Britain's government has today unveiled a blueprint for returning NatWest to majority private ownership within a year, more than a decade since bailing out the lender at the height of the global financial crisis.

The finance ministry said it had instructed Morgan Stanley to sell NatWest shares on its behalf in a scheme starting on August 12 and running until August 11, 2022.

Shares in NatWest - which owns Ulster Bank here - have rallied 23% since the start of the year, supported by the recovery from the pandemic.

But they are still far below the 502-pence level of the 2008 taxpayer rescue, making further substantial losses on the bailout likely.

"This move will be welcomed by investors and should improve liquidity in the stock as well as reinforcing the government's desire to reduce/exit its shareholding, even if the plan weighs on the share price over the next 12 months," said Ronan Dunphy, banking analyst at Goodbody.

"If the market is judged to be able to digest the sell down without an uncomfortable price reaction, we wouldn't be surprised to see (the government) seek to reduce its shareholding further," he added.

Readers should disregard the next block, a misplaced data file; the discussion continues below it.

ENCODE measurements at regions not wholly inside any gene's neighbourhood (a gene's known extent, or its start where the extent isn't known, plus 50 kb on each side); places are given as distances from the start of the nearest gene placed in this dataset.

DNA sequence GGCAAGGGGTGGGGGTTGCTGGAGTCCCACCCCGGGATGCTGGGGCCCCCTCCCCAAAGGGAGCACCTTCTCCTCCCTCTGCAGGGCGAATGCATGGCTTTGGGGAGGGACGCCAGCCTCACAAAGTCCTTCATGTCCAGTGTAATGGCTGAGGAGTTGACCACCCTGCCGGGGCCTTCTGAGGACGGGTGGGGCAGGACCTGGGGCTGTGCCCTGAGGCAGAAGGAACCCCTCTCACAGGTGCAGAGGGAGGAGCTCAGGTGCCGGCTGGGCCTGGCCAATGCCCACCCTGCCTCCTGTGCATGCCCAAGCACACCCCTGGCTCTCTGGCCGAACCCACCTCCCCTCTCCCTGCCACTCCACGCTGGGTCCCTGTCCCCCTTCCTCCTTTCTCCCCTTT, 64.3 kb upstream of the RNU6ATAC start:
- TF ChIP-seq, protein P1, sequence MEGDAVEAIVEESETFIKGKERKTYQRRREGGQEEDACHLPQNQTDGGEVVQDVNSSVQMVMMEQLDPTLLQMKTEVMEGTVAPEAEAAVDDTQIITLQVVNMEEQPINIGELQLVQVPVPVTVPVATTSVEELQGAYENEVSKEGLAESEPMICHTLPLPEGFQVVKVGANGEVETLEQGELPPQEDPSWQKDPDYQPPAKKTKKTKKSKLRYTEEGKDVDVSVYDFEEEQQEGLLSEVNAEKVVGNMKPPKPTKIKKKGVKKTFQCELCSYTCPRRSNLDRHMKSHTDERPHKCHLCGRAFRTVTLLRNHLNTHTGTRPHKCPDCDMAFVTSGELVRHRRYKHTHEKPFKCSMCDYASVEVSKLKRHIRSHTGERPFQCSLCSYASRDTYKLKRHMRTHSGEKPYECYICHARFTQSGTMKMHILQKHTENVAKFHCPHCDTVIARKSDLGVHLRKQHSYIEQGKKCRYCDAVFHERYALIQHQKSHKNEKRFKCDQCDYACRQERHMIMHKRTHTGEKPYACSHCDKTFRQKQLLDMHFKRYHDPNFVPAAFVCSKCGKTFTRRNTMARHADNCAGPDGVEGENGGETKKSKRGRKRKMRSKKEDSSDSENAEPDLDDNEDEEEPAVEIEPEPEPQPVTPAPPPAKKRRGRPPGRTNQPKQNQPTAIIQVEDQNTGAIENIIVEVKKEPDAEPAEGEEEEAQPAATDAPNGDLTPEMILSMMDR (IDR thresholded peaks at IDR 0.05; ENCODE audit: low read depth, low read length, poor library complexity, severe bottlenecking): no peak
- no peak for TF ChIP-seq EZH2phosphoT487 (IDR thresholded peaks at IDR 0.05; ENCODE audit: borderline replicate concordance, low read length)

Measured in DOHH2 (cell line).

The British state currently owns around 54.7% of NatWest after spending £45 billion bailing out the lender 13 years ago.

The UK government said it planned to sell up to 15% of the total volume of NatWest shares being traded on the market over the duration of the plan.

Morgan Stanley will only sell shares at or above a price per share that the government has determined "delivers value for money for the taxpayer".

The plan to sell shares on the open market also opens the door to NatWest to buy back up to 10% of its shares to accelerate privatisation.

Details of the share sale come after the government sold £1.1 billion worth of NatWest shares through a one-off stock offering in May.

NatWest also bought a similar chunk of stock directly from the government in March, but is prevented from launching another directed buyback for 12 months under company rules restricting it to buying around 5% of its stock through this route.

The UK government said it may also sell NatWest shares through other means such as accelerated bookbuilds or directing share buybacks.